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Thirteen Ways of Looking at a Rope

in Culture/U.S. by

“Rope. Tree. Journalist. Some assembly required.”
— T-shirt sold by Wal-Mart, November 2017

I.
After, in the cool night,
her hand traces
the thin, ropy muscles
of his bare arm.
In the shadows,
laughter.

II.
The children
chant old songs
and kick puffs of dust
with each jump.
The girl with one leg
holds an end of the rope.

III.
I hug her, my fingers
sensing each strand
of cotton in her shirt,
a million tiny ropes
holding her
against me.

IV.
Grandfather’s stories of Bataan
and the march through the jungle—
Wide-eyed, the child devoured every detail:
their broken boots, their winnowing chests,
the rope that bound them in a chain
of human hoofstock.

V.
You look at the water-stained photo—
A smiling Boy Scout standing in the middle
of a monkey bridge he’d made.
The ropes look so thin, so fragile,
as if they could break apart at any moment—

VI.
Through low summer water
& morning mist,
he & his father pull
the canoe
with a blue nylon rope.
Only the words
thwart, gunwale, starboard, port
running through his head.

VII.
the first time he was really afraid
it’s night again
smoke cups holes in walls
& rooting dogs tempt
the curfew shooters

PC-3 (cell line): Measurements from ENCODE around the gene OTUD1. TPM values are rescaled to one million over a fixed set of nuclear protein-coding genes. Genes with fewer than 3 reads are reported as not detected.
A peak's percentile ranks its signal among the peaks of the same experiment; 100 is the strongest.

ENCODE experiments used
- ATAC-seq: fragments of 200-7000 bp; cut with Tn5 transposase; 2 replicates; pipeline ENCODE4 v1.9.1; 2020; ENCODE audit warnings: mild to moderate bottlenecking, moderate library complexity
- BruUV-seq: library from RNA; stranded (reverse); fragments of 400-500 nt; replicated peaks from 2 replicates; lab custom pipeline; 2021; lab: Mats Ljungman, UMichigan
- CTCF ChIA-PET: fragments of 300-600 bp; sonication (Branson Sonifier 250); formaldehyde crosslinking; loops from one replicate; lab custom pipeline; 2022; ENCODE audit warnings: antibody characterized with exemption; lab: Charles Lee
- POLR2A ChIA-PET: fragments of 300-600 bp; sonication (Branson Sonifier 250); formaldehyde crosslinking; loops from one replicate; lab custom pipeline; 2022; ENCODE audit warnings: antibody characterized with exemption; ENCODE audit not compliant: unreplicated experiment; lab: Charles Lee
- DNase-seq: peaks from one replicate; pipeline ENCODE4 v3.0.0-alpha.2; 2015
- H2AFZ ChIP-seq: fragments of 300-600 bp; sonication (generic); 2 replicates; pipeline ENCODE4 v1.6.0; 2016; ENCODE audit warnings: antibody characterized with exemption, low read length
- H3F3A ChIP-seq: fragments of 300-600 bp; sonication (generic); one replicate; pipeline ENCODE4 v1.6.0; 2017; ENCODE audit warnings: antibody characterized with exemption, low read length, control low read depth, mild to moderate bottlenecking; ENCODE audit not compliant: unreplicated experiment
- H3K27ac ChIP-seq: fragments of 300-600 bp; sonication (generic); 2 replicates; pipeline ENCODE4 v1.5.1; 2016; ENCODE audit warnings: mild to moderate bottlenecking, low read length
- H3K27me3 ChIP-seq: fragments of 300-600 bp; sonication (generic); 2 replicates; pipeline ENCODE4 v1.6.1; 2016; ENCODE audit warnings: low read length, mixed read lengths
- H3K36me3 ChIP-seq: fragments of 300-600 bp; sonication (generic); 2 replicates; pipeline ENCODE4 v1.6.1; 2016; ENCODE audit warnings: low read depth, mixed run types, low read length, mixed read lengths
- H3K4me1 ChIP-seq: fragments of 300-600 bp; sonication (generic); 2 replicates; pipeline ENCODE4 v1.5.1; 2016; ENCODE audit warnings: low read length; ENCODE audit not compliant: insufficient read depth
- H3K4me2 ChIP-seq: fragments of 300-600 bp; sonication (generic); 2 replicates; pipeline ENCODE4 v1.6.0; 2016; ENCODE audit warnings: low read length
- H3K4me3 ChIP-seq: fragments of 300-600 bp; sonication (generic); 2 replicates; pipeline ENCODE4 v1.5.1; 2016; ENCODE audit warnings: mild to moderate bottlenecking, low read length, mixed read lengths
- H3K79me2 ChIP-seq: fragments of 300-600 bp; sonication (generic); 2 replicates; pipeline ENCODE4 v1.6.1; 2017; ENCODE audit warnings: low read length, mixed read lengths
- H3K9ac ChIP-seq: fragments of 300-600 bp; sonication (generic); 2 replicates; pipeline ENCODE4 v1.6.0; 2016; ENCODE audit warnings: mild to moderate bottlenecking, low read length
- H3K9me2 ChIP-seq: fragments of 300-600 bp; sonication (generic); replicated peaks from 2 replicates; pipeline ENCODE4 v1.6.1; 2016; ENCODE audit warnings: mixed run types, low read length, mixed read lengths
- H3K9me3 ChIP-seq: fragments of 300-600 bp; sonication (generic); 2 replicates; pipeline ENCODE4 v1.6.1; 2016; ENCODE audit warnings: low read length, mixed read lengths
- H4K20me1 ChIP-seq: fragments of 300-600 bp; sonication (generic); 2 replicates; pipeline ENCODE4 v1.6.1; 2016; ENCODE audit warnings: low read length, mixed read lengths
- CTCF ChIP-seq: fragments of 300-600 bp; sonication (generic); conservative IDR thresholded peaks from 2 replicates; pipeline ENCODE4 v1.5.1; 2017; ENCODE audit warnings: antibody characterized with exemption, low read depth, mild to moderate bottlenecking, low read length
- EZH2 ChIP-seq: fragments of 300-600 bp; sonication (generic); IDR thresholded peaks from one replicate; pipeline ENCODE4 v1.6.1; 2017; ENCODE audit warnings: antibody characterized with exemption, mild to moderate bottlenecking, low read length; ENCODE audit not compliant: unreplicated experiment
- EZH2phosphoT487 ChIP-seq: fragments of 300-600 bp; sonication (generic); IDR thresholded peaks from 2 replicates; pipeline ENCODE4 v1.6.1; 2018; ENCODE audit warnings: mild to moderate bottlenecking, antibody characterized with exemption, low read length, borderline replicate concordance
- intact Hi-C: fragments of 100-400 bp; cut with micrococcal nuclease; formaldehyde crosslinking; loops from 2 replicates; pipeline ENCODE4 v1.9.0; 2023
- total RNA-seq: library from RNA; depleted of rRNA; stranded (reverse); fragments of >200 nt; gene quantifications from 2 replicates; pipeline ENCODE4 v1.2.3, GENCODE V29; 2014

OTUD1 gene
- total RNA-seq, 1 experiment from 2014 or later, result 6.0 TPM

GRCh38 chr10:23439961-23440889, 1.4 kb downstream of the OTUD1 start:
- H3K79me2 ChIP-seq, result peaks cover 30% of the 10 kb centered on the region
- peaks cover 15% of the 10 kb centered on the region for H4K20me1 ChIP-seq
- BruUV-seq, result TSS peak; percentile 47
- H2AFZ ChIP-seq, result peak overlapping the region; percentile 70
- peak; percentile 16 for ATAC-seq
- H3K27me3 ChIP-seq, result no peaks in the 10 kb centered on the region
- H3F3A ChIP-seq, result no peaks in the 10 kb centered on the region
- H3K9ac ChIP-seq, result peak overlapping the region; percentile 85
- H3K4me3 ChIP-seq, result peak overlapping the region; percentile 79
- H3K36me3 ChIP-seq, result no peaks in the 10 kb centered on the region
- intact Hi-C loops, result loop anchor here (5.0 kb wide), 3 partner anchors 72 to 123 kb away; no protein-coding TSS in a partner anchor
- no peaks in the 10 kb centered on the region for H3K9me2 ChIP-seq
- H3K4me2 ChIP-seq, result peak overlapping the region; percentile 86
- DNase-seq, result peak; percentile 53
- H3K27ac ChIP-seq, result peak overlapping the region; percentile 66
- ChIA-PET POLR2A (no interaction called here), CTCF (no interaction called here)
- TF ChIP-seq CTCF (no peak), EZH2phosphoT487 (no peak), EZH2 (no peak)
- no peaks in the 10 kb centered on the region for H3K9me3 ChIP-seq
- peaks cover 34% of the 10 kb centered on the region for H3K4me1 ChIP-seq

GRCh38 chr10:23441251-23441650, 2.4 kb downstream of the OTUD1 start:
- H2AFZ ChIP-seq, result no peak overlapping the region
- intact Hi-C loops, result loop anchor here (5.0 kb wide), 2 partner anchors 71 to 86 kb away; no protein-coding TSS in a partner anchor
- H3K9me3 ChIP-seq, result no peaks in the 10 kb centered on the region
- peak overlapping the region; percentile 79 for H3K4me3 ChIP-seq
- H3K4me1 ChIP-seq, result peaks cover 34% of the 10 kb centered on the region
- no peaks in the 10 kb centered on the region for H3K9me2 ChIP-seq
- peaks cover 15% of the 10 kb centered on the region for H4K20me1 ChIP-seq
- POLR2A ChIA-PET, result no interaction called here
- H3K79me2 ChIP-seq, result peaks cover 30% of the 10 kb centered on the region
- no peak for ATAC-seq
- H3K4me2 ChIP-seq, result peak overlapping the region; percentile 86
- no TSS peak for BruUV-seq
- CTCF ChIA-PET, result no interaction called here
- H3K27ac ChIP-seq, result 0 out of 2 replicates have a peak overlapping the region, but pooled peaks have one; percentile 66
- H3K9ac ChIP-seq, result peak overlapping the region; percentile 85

—then—
the sound of bells
in the shattered church tower
someone at work
on their ropes

VIII.
Their son’s first base hit
after the surgery—
an arcless flight beyond
the last outfielder.
A “frozen rope,”
one of the other parents
had called it.
They smiled and held
each other’s hand.

IX.
I recall his first interview,
with the mayor defending the historical
marker on the town’s old hanging tree.
How the shadow of a rope
spread across his grin.

X.
That summer, she saw Giant
at the drive-in with Hoyt:
the trick James Dean
did with that rock tied to a rope,
pulling, looping, dropping in one motion,
tying a knot with no hands.
Hoyt bought a cowboy hat after that
and practiced it for months.
Later, Dad cleared out
all the grass
around the house,
so he could spot any snake coming
and he kept a spade leaning
on the porch post.

XI.
They said there was a story left
unfinished on his desk,
across so many pages, a red line
winding like a sunset’s end,
like a red rope across a desert.

XII.
The view from the backseat
through the windshield:
the underside of unknown bridges,
the oncoming streak
of strangers’ headlights.
Beside him,
the rope.

XIII.
You reach for a rope,
a stick, anything to throw,
but he pulls
you back
“Let them learn to swim
by drowning.”

 


READ MORE

You Could Still Buy That ‘Rope. Tree. Journalist.’ Shirt on Walmart.com Until Yesterday [Adage]
Walmart pulls ‘Rope. Tree. Journalist.’ T-shirt from site [Denver Post]


Professional editor J. Todd Hawkins writes and lives in Texas. He is the author the chapbook Ten Counties Away (Finishing Line Press). His poetry has recently appeared in Rattle Poets Respond, AGNI, The Bitter Oleander, The Louisville Review, Bayou Magazine, and American Literary Review.